So there we have it, the five parts of a game that I believe make up that ideal known as gameplay.  Whether you want to think in terms of Power Rangers/Captain Planet/Avatar/My Little Pony or whatever, they have been assembled and Gameplay, the soul of a game, has been formed.  So, if you ever want to argue with someone bashing your favorite game for lacking “soul,” you can use gameplay as a counterargument, and you can use these elements to define gameplay.  Maybe I’ll write something about the anti-elements at some point, but for now I’ve said all I want to.  See you next time, and remember that gameplay puts the soul in console, wait, gameplay is the only consoulation for… no, don’t be con-souled about the soul of… never mind, just go.

 

A Tough Act to Follow

Over the years, there were tons of video games that are universally liked by critics and gamers alike, and there were sequels that had much more praise than their predecessors. However, even among the most critically acclaimed game series there are games that other entries can’t come close to. What I’ve decided to do was to make a list and narrow down specific games that meet this criteria. There were ten different choices I have made for this list, and with that, I present to you the ten games that are a Tough Act to Follow.

Street Fighter II: The World Warrior – Arcade (1991)

The original Street Fighter hit the arcades in 1987 with lukewarm responses, but when Street Fighter II was released in 1991, the game became an instant hit. It was so popular that Capcom made an updated version of it a year later, followed by three more subsequent updates ending with Super Street Fighter II Turbo. People were getting tired of the updates, as they were waiting for Street Fighter III. A new game was announced in 1995, but it wasn’t Street Fighter III; it was Street Fighter Alpha. While the game was popular, as were Street Fighter Alpha 2 and 3, they never reached the same success as Street Fighter II. When Street Fighter III was released, it did not catch on due to the lack of classic characters save for Ryu, Ken, Akuma, and Chun-Li (granted, Chun-Li only appeared in Third Strike, while Akuma did not appear in New Generation). While Street Fighter IV (and its subsequent updates) was successful, the original game was criticized for balance issues (mainly with Sagat being overpowered, which was proven to be unfair). Still, its popularity couldn’t match the same type of popularity that Street Fighter II had.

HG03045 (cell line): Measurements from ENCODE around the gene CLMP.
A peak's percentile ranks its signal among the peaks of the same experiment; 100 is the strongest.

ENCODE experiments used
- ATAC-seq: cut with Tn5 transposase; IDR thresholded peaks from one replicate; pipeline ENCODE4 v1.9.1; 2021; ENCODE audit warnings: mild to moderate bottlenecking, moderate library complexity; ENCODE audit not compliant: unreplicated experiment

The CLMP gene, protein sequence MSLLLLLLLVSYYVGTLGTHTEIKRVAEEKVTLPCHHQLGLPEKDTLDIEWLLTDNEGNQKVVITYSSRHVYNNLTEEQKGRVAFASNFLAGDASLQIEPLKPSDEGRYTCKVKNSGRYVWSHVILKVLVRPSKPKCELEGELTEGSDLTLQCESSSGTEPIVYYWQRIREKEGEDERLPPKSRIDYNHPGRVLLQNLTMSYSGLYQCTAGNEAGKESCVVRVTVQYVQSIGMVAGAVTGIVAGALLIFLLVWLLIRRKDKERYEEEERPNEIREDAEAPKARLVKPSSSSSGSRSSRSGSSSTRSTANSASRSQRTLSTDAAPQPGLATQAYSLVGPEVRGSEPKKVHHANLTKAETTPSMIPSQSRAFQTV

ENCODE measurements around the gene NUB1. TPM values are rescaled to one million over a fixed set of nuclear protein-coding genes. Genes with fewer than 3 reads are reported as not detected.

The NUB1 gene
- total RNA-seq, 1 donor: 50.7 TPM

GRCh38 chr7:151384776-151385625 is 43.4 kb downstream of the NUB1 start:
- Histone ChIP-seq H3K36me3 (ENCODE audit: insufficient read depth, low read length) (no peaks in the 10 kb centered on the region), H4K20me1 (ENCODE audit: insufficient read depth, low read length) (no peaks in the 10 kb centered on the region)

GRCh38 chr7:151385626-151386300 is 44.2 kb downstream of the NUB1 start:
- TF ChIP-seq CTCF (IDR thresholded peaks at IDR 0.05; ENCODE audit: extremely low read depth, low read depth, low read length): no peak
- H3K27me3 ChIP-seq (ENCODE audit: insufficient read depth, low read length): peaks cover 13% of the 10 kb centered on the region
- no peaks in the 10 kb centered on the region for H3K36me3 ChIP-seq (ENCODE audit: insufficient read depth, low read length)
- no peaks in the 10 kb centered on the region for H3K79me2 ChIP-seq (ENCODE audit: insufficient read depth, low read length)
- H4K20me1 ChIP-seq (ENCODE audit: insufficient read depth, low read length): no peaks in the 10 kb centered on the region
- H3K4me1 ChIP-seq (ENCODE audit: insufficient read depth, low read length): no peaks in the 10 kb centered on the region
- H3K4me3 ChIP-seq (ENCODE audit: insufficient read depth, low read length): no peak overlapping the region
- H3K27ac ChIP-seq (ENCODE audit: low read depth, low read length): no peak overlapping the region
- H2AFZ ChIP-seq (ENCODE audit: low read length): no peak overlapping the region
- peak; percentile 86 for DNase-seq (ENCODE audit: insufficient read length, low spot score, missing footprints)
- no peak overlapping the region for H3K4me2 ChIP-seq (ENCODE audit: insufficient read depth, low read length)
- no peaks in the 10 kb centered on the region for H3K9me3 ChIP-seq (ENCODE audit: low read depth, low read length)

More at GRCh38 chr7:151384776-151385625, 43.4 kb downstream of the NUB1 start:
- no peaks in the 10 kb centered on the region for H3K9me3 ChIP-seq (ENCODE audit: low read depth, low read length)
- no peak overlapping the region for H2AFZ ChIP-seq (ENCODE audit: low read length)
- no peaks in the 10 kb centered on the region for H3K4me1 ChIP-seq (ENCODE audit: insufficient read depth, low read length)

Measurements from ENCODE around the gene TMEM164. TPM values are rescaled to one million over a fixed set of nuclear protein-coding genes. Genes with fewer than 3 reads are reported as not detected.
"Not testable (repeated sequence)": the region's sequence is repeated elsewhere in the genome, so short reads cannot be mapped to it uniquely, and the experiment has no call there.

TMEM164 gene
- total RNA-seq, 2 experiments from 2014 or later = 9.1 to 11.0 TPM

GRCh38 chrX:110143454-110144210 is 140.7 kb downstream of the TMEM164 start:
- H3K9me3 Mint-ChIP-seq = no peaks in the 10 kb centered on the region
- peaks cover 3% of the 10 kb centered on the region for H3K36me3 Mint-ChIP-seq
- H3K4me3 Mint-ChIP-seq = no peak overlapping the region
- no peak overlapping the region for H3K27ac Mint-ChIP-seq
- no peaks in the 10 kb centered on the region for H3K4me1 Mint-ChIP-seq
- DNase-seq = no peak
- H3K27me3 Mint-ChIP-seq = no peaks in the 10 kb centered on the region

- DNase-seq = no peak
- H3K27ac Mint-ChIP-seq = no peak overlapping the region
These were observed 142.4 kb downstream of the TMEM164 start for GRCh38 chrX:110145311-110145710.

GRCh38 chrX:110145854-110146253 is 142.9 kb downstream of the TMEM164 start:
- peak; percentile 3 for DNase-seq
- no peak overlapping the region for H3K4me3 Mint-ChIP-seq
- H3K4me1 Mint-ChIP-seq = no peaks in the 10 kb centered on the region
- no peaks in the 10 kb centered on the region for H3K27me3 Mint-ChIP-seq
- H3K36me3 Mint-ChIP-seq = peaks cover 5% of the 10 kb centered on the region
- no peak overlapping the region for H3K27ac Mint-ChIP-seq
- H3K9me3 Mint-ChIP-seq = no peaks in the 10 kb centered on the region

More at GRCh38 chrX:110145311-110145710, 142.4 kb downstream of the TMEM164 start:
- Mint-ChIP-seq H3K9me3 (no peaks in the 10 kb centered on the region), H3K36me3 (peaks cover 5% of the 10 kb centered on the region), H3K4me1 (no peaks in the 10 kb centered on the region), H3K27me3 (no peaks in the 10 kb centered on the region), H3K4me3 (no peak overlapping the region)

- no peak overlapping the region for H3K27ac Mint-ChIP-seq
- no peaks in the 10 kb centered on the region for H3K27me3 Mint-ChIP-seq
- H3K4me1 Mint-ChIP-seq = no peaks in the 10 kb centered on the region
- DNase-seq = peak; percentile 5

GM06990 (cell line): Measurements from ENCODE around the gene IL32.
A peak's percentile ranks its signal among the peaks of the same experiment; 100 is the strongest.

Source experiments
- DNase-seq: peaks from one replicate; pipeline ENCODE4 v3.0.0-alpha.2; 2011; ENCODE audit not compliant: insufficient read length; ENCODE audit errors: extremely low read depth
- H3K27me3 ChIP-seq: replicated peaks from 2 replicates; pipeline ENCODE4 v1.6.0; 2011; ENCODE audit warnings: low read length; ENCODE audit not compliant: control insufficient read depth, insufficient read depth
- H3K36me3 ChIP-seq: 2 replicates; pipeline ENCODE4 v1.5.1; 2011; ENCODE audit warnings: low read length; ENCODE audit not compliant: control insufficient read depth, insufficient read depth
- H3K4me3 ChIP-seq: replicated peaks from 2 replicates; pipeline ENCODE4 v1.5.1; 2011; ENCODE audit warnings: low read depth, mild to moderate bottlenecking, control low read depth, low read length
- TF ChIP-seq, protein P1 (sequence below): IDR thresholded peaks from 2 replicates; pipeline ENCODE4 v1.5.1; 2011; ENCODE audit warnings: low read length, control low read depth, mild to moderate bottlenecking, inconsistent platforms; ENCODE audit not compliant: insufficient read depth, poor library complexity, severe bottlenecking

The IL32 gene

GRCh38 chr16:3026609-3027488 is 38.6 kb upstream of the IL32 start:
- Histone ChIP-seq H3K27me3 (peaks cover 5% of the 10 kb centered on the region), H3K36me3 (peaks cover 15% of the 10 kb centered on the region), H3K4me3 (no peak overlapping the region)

Sonic the Hedgehog 3 & Knuckles – Genesis (1994)